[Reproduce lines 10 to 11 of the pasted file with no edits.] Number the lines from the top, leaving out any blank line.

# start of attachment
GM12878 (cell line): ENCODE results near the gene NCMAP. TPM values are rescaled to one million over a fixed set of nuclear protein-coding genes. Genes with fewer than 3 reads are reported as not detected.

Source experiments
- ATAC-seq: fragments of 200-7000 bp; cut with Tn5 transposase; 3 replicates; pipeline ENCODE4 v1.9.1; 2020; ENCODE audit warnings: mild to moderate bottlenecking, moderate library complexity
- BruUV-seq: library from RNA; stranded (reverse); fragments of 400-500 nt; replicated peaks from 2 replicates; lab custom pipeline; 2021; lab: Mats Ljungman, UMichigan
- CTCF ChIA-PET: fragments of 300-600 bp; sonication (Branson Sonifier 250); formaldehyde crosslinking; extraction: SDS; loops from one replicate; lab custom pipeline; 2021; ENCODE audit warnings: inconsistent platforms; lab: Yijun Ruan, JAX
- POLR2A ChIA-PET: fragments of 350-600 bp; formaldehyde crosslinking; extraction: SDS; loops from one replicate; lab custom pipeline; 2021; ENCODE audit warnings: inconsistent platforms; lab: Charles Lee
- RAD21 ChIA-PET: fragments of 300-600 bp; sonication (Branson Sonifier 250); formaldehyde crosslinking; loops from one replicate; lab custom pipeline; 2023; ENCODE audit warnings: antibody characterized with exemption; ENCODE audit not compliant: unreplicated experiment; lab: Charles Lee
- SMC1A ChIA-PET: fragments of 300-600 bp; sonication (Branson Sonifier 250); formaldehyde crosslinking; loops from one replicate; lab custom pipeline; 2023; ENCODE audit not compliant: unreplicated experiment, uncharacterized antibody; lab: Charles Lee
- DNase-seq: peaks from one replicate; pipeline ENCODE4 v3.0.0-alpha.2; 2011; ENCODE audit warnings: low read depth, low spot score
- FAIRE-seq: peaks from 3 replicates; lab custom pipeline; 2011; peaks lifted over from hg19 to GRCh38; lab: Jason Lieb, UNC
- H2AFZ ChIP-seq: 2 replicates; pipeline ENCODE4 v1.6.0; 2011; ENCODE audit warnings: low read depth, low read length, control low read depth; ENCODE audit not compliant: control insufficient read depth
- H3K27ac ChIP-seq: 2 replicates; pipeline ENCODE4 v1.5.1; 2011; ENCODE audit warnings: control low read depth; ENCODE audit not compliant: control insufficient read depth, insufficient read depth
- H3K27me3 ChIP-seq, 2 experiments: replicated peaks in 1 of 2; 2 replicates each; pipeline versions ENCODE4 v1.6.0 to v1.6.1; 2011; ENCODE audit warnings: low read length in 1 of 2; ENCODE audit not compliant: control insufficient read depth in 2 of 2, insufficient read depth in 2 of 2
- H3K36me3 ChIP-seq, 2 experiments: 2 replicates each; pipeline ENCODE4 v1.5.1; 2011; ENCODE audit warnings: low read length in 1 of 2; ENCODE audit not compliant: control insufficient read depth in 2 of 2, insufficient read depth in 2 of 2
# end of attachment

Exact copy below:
- FAIRE-seq: peaks from 3 replicates; lab custom pipeline; 2011; peaks lifted over from hg19 to GRCh38; lab: Jason Lieb, UNC
- H2AFZ ChIP-seq: 2 replicates; pipeline ENCODE4 v1.6.0; 2011; ENCODE audit warnings: low read depth, low read length, control low read depth; ENCODE audit not compliant: control insufficient read depth